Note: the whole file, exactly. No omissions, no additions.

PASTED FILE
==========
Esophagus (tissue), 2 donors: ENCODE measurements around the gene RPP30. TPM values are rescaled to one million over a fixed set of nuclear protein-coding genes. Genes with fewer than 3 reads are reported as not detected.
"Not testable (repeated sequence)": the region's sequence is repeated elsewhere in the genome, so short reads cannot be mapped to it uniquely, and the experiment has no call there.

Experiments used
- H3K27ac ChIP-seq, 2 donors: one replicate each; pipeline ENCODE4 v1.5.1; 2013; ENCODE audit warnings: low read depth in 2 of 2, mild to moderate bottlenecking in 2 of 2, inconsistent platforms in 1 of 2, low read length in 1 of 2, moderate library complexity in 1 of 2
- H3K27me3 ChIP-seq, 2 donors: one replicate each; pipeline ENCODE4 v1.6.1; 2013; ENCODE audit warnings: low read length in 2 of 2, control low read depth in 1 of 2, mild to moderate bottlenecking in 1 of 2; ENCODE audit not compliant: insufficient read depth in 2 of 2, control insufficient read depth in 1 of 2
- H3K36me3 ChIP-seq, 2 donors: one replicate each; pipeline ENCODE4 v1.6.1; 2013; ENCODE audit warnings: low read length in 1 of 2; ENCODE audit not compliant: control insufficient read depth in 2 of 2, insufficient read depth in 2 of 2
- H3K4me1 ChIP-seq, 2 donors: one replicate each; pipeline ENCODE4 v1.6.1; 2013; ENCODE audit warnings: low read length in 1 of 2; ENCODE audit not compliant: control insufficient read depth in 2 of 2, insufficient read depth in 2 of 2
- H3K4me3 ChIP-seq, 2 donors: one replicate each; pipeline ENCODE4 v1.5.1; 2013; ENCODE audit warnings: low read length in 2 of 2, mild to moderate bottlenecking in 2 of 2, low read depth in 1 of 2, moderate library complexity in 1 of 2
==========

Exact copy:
Esophagus (tissue), 2 donors: ENCODE measurements around the gene RPP30. TPM values are rescaled to one million over a fixed set of nuclear protein-coding genes. Genes with fewer than 3 reads are reported as not detected.
"Not testable (repeated sequence)": the region's sequence is repeated elsewhere in the genome, so short reads cannot be mapped to it uniquely, and the experiment has no call there.

Experiments used
- H3K27ac ChIP-seq, 2 donors: one replicate each; pipeline ENCODE4 v1.5.1; 2013; ENCODE audit warnings: low read depth in 2 of 2, mild to moderate bottlenecking in 2 of 2, inconsistent platforms in 1 of 2, low read length in 1 of 2, moderate library complexity in 1 of 2
- H3K27me3 ChIP-seq, 2 donors: one replicate each; pipeline ENCODE4 v1.6.1; 2013; ENCODE audit warnings: low read length in 2 of 2, control low read depth in 1 of 2, mild to moderate bottlenecking in 1 of 2; ENCODE audit not compliant: insufficient read depth in 2 of 2, control insufficient read depth in 1 of 2
- H3K36me3 ChIP-seq, 2 donors: one replicate each; pipeline ENCODE4 v1.6.1; 2013; ENCODE audit warnings: low read length in 1 of 2; ENCODE audit not compliant: control insufficient read depth in 2 of 2, insufficient read depth in 2 of 2
- H3K4me1 ChIP-seq, 2 donors: one replicate each; pipeline ENCODE4 v1.6.1; 2013; ENCODE audit warnings: low read length in 1 of 2; ENCODE audit not compliant: control insufficient read depth in 2 of 2, insufficient read depth in 2 of 2
- H3K4me3 ChIP-seq, 2 donors: one replicate each; pipeline ENCODE4 v1.5.1; 2013; ENCODE audit warnings: low read length in 2 of 2, mild to moderate bottlenecking in 2 of 2, low read depth in 1 of 2, moderate library complexity in 1 of 2